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Did My Car's Black Box Record My Car Accident?

Event Data Records (EDRs), also known as Black Boxes, have been extremely prevalent in recent years. There is a reason for that: they're extremely useful in piecing back together the events of car accidents and how resulting injuries may have occurred.

The main driver of putting EDRs in vehicles is government. While they're not legally required, they are included in most vehicles for their aid in assessing other diagnostic and vehicle performance issues. The regulations then provide minimum performance levels.

For instance, vehicles manufactured after September 1, 2010 which are equipped with EDRs must record at least 15 different facts of the vehicle's operation, including various speed changes, brake use, seat belt status, and air bag deployment. The EDRs must also be accessible through commercially available devices and the owner's manual must explain how to get the data. Further, it's notable that all such data is the property of the owner of the vehicle.

These facts are particularly interesting after a car accident. As a personal injury lawyer, I want to know facts from a source as objective as possible. Even the most honest client has a subjective view of what happened. I would estimate that most clients can't really provide a full explanation of how the accident occurred. "It came out of nowhere" is a common mantra amongst accident victims.

That make logical sense. Often clients are rear-ended or hit from the side, literally not seeing the striking vehicle before impact. Sometimes there are allegations which are difficult to dispute or corroborate, such as vehicle speed, whether a party hit the brakes, or whether a party was wearing a seatbelt. In many instances, the black box is the most reliable source of information, because it simply gathers data.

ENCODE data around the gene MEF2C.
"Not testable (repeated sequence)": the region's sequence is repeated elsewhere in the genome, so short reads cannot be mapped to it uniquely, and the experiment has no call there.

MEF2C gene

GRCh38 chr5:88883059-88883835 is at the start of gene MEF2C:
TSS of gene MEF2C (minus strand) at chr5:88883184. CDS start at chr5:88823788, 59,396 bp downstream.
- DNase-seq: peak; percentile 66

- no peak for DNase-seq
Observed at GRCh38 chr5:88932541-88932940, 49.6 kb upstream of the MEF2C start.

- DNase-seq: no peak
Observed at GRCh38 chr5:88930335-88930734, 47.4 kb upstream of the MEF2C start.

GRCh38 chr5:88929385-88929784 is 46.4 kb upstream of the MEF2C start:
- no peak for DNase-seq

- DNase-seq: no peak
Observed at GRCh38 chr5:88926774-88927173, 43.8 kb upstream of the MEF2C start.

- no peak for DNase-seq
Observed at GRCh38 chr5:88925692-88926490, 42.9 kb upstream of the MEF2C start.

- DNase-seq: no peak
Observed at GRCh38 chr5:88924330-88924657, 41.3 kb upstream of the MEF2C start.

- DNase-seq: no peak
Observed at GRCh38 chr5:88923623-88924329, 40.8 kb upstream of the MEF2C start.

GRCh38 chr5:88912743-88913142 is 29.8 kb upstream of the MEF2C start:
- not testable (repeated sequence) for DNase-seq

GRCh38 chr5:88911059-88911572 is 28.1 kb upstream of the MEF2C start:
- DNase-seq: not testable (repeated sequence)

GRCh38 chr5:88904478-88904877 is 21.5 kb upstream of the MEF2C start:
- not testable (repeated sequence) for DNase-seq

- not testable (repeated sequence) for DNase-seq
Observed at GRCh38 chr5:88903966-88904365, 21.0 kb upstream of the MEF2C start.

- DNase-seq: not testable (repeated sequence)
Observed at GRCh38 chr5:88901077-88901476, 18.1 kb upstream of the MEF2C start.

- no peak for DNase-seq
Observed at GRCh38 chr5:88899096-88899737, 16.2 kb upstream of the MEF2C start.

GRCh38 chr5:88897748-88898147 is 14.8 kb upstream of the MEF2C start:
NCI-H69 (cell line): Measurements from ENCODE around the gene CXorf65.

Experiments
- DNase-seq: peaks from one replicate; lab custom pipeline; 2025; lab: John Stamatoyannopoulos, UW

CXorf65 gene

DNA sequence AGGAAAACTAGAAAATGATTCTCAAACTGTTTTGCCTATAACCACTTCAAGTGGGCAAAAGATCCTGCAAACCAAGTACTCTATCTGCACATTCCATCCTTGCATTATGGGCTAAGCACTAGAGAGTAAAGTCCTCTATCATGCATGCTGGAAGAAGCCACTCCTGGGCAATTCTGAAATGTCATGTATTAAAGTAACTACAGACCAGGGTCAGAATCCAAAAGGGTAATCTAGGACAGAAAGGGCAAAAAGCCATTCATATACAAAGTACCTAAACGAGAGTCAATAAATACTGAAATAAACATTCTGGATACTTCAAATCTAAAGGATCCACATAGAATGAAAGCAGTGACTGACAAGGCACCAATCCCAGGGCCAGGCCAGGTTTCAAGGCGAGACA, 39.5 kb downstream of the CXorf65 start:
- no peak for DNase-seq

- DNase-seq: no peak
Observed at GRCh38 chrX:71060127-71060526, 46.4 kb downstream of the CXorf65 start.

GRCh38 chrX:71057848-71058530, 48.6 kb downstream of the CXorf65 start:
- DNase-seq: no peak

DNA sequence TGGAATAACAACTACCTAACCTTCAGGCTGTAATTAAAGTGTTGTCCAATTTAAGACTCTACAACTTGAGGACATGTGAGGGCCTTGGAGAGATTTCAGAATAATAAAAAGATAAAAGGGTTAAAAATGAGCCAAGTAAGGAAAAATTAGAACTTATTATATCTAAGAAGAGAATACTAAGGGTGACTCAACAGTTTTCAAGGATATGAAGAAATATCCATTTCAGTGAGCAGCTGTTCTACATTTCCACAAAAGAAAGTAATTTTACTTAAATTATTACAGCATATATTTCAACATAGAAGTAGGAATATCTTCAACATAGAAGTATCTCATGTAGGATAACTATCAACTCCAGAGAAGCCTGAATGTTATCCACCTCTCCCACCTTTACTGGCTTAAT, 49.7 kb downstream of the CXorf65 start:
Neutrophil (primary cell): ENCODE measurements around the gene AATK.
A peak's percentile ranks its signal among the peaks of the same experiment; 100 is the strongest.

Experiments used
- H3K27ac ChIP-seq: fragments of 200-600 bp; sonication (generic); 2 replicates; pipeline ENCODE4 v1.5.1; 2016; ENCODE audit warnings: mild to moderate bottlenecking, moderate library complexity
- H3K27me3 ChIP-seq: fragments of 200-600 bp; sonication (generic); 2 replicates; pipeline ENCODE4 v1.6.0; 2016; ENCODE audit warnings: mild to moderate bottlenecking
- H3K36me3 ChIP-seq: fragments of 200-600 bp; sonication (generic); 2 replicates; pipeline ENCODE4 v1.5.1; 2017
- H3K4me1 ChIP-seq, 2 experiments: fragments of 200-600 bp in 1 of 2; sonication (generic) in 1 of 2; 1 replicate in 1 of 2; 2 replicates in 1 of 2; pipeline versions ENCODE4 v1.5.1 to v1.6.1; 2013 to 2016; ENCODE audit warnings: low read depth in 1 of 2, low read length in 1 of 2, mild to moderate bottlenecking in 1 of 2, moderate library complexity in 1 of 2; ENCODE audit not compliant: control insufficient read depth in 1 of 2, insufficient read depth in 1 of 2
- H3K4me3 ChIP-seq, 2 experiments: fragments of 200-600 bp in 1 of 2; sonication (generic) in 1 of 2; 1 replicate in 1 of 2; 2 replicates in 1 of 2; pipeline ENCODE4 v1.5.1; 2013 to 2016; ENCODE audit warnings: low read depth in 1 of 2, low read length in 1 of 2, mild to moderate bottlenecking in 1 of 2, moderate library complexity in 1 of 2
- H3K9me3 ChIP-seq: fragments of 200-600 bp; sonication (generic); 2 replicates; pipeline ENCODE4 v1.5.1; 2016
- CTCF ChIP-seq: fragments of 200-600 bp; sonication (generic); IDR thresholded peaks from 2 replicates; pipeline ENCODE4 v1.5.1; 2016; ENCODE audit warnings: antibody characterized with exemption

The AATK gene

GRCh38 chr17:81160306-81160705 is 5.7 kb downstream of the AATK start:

We can then take the data and use it to piece together an accident, exactly as it happened, in intricate detail. To help you get a sense of how common black boxes are, in 2005 about 65% of all models made had them. And, it's fair to say they have gotten better and will continue to improve.

So, did your car's black box record your accident? If you have one, it recorded various data from your car before and during and likely after your accident. As a lawyer, I want facts and evidence. As a consumer, you do, too. If you have been in an accident, make sure your personal injury lawyer is capable of obtaining your EDR data. If you're in Massachusetts, consider our firm of Boston Personal Injury Lawyers.

The information on this website is for general information purposes only. Nothing on this site should be taken as legal advice for any individual case or situation. This information is not intended to create, and receipt or viewing does not constitute, an attorney-client relationship.

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